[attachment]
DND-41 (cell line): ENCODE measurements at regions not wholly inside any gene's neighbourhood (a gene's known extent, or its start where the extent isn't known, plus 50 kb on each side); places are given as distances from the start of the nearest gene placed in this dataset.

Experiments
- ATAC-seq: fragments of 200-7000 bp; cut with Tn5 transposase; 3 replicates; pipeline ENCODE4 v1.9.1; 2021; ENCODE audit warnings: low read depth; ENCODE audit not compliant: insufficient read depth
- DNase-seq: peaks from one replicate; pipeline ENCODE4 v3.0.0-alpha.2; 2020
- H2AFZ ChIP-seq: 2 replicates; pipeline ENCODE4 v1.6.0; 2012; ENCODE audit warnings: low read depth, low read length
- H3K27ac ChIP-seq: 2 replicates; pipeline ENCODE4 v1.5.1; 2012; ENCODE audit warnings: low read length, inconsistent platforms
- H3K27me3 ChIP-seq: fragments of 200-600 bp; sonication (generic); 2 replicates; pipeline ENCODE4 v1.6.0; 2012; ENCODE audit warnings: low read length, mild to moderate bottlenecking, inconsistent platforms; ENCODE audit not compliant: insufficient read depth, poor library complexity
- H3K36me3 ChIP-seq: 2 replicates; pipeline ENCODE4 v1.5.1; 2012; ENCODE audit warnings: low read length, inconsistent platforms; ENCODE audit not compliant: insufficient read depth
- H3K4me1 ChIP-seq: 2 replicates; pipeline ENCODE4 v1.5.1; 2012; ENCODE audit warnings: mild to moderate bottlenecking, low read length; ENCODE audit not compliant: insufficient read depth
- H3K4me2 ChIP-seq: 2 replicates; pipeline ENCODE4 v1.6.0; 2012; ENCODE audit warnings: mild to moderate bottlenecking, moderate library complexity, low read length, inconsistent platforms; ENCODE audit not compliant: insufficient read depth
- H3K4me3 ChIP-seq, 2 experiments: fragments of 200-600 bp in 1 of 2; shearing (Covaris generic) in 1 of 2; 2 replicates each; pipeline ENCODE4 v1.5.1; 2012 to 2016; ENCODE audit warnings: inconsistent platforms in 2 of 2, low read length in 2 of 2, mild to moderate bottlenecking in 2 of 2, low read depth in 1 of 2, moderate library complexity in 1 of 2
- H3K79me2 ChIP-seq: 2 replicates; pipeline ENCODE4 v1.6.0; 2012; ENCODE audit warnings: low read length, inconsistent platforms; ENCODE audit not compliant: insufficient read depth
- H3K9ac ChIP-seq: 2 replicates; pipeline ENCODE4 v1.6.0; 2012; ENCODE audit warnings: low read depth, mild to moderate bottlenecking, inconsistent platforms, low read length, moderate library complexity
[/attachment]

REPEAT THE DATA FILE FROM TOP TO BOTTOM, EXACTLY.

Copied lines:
DND-41 (cell line): ENCODE measurements at regions not wholly inside any gene's neighbourhood (a gene's known extent, or its start where the extent isn't known, plus 50 kb on each side); places are given as distances from the start of the nearest gene placed in this dataset.

Experiments
- ATAC-seq: fragments of 200-7000 bp; cut with Tn5 transposase; 3 replicates; pipeline ENCODE4 v1.9.1; 2021; ENCODE audit warnings: low read depth; ENCODE audit not compliant: insufficient read depth
- DNase-seq: peaks from one replicate; pipeline ENCODE4 v3.0.0-alpha.2; 2020
- H2AFZ ChIP-seq: 2 replicates; pipeline ENCODE4 v1.6.0; 2012; ENCODE audit warnings: low read depth, low read length
- H3K27ac ChIP-seq: 2 replicates; pipeline ENCODE4 v1.5.1; 2012; ENCODE audit warnings: low read length, inconsistent platforms
- H3K27me3 ChIP-seq: fragments of 200-600 bp; sonication (generic); 2 replicates; pipeline ENCODE4 v1.6.0; 2012; ENCODE audit warnings: low read length, mild to moderate bottlenecking, inconsistent platforms; ENCODE audit not compliant: insufficient read depth, poor library complexity
- H3K36me3 ChIP-seq: 2 replicates; pipeline ENCODE4 v1.5.1; 2012; ENCODE audit warnings: low read length, inconsistent platforms; ENCODE audit not compliant: insufficient read depth
- H3K4me1 ChIP-seq: 2 replicates; pipeline ENCODE4 v1.5.1; 2012; ENCODE audit warnings: mild to moderate bottlenecking, low read length; ENCODE audit not compliant: insufficient read depth
- H3K4me2 ChIP-seq: 2 replicates; pipeline ENCODE4 v1.6.0; 2012; ENCODE audit warnings: mild to moderate bottlenecking, moderate library complexity, low read length, inconsistent platforms; ENCODE audit not compliant: insufficient read depth
- H3K4me3 ChIP-seq, 2 experiments: fragments of 200-600 bp in 1 of 2; shearing (Covaris generic) in 1 of 2; 2 replicates each; pipeline ENCODE4 v1.5.1; 2012 to 2016; ENCODE audit warnings: inconsistent platforms in 2 of 2, low read length in 2 of 2, mild to moderate bottlenecking in 2 of 2, low read depth in 1 of 2, moderate library complexity in 1 of 2
- H3K79me2 ChIP-seq: 2 replicates; pipeline ENCODE4 v1.6.0; 2012; ENCODE audit warnings: low read length, inconsistent platforms; ENCODE audit not compliant: insufficient read depth
- H3K9ac ChIP-seq: 2 replicates; pipeline ENCODE4 v1.6.0; 2012; ENCODE audit warnings: low read depth, mild to moderate bottlenecking, inconsistent platforms, low read length, moderate library complexity